Flamsteed Astronomy Society

Astrophotography & wide-field CCD imaging

— Ian King November 7, 2005

Ian says he takes ‘pretty pictures with no scientific value’.  Hmmm.    Ian’s astro-photography images are stunning.  If his pretty pictures don’t take your breath away then nothing about the night sky ever will.  Ian gave us a rundown of his efforts starting with a tour of his annual trips to La Palma in the Canaries.  For some five years Ian and party have been decamping to Roque de los Muchachos and working right beside the Isaac Newton Group of telescopes on the mountain top.   The view is breathtaking.  70 miles away, Tenerife stands clear floating in the sea of cloud tops.   The telescope domes provide dramatic props for Ian’s scenery shots and for his night-time star trails.  The clarity of the air and the sunset colours are captivating.   But none of it comes easily.  The excess baggage bill alone must be considerable!   And the weather isn’t all balmy breezes either.  There’s a very real risk of being marooned on the mountain by snow storms which can turn the mountain roads into icy death traps.

Ian gave us a rundown on the stages of astrophotography starting with film and using conventional cameras with 50mm and upwards lenses.  Ian can get spectacular results, but the long continuous exposure times mean this is a mainly job for La Palma.  The light pollution in the UK rules out many of the superb shots possible in the Canaries and one slip can ruin a long exposure.  The image post-processing needed with complex film shots is daunting.

Enter CCD technology.  Digital CCD chips have transformed astrophotography just as they have our family snaps. It’s now possible to build up very long total exposure times in many short bursts — much less chance of ruining a continuous long exposure.  And CCDs capture every photon, unlike film which suffers from ‘reciprocity failure’ — its sensitivity falls off sharply during long exposures.  Image processing software has mushroomed.   Not that it’s easy to produce images like Ian’s.  The skill and time invested in his pictures is awesome.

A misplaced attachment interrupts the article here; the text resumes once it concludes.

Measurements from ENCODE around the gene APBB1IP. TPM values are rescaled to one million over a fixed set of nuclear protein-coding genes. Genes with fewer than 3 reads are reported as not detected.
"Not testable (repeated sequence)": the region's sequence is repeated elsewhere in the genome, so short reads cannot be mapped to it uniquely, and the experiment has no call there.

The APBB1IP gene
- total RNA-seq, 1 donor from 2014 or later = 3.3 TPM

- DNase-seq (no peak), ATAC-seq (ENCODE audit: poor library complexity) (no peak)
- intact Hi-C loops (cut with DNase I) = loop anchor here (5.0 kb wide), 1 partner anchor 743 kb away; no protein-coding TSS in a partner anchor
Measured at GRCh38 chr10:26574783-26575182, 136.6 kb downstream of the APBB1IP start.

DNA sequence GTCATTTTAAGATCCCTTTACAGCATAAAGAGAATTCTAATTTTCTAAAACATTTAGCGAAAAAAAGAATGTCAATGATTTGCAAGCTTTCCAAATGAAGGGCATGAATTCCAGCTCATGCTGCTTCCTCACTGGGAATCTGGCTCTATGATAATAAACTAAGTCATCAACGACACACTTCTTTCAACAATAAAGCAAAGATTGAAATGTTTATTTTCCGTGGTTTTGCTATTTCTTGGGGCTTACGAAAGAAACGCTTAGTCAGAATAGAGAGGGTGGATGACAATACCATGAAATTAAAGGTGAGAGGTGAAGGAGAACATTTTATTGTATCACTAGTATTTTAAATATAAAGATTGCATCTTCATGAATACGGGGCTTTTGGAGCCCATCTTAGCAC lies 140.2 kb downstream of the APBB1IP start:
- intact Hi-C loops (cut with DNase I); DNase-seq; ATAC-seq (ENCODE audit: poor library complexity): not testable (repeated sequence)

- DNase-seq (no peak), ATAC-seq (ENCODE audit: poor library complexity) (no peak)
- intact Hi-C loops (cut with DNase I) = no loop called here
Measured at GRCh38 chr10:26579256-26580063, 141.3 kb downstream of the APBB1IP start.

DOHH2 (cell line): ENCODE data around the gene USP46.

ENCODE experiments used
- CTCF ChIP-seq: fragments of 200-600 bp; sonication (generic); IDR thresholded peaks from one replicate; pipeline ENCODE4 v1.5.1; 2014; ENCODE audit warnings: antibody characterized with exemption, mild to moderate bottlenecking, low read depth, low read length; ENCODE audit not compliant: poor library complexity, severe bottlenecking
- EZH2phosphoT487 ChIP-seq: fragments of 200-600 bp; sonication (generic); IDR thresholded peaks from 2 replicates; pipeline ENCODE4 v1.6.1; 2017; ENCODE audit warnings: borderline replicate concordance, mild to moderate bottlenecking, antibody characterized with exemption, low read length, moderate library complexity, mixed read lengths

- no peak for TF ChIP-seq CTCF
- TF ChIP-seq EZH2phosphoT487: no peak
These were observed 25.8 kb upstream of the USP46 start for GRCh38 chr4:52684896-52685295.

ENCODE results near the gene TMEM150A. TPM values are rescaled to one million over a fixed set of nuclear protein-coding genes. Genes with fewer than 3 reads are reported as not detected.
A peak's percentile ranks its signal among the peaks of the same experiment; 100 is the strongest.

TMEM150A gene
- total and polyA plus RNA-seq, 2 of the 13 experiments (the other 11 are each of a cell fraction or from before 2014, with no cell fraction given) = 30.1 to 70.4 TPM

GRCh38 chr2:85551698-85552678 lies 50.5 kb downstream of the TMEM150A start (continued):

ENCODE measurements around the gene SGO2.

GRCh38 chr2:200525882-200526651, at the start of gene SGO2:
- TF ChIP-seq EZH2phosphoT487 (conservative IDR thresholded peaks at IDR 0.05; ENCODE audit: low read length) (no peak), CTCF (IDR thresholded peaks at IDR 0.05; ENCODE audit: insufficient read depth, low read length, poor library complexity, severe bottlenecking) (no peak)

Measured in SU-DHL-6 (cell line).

Ian shared a host of images made with different kinds of technology: CCDs and filters, and took us into some of the details of monochrome v. colour CCDs.  Narrow-band filters have opened up a whole new range of options.  Using filters like Oxygen O-III and Hydrogen H-alpha brilliant new views of the sky can be made.  Narrow-band filters used with suitable CCD devices are also impervious to light pollution.

But let the images speak for themselves …


Ian King by Mike Dryland

“Pretty pictures with no scientific value…”  Hmm

La Palma Roque de los Muchachos by Ian King

View from Ian’s observing location, Roque de los Muchachos, La Palma  ©Ian King

William Herschel telescope dome by Ian King

William Herschel Telescope dome and Ian’s observing location, La Palma © Ian King

M31 Andromeda Galaxy by Ian King

Ian King (picture Mike Dryland)

M31 Andromeda Galaxy


Starlight Xpress SXV-H9 CCD Camera; Takahashi FS60C at F4.4; 18 x 5 mins Luinance Ha, 6 x 5 mins RGB © Ian King

IC434 The Horsehead in Orion by Ian King

IC434 The Horsehead in Orion


Starlight Xpress SXV-H9 CCD Camera; Takahashi FS60C at F4.4;

18 x 10 mins 10 nm Ha filter,

6 x 5 mins RGB binned 2x2 © Ian King

M20 The Triffid Nebula by Ian King

M20 The Triffid Nebula


Starlight Xpress SXV-H9 CCD Camera; TMB 80mm APO at F5.6;

23 x 5 mins Luminance, 6 x 5 mins RGB

 © Ian King

Star trails and INT dome La Palma by Ian King

Star trails and INT dome, La Palma

© Ian King